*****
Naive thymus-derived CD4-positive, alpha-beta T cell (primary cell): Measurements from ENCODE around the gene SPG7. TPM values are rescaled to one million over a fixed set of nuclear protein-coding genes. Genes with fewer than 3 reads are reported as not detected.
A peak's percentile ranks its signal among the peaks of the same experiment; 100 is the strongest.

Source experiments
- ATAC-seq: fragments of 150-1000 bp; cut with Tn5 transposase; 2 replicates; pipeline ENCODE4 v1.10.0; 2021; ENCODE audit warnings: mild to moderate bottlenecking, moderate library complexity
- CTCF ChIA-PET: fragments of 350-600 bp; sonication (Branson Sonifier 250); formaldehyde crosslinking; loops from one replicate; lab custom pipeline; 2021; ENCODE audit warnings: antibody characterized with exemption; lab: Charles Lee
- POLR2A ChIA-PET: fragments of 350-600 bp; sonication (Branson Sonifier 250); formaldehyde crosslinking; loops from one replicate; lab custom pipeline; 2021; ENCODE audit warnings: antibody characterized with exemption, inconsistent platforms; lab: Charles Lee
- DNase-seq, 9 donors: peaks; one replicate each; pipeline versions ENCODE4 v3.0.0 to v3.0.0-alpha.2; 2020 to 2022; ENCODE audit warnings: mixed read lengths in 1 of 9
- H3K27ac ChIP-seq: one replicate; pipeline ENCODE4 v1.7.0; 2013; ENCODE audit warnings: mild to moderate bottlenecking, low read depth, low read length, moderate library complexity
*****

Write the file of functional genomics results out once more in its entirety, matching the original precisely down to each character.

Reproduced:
Naive thymus-derived CD4-positive, alpha-beta T cell (primary cell): Measurements from ENCODE around the gene SPG7. TPM values are rescaled to one million over a fixed set of nuclear protein-coding genes. Genes with fewer than 3 reads are reported as not detected.
A peak's percentile ranks its signal among the peaks of the same experiment; 100 is the strongest.

Source experiments
- ATAC-seq: fragments of 150-1000 bp; cut with Tn5 transposase; 2 replicates; pipeline ENCODE4 v1.10.0; 2021; ENCODE audit warnings: mild to moderate bottlenecking, moderate library complexity
- CTCF ChIA-PET: fragments of 350-600 bp; sonication (Branson Sonifier 250); formaldehyde crosslinking; loops from one replicate; lab custom pipeline; 2021; ENCODE audit warnings: antibody characterized with exemption; lab: Charles Lee
- POLR2A ChIA-PET: fragments of 350-600 bp; sonication (Branson Sonifier 250); formaldehyde crosslinking; loops from one replicate; lab custom pipeline; 2021; ENCODE audit warnings: antibody characterized with exemption, inconsistent platforms; lab: Charles Lee
- DNase-seq, 9 donors: peaks; one replicate each; pipeline versions ENCODE4 v3.0.0 to v3.0.0-alpha.2; 2020 to 2022; ENCODE audit warnings: mixed read lengths in 1 of 9
- H3K27ac ChIP-seq: one replicate; pipeline ENCODE4 v1.7.0; 2013; ENCODE audit warnings: mild to moderate bottlenecking, low read depth, low read length, moderate library complexity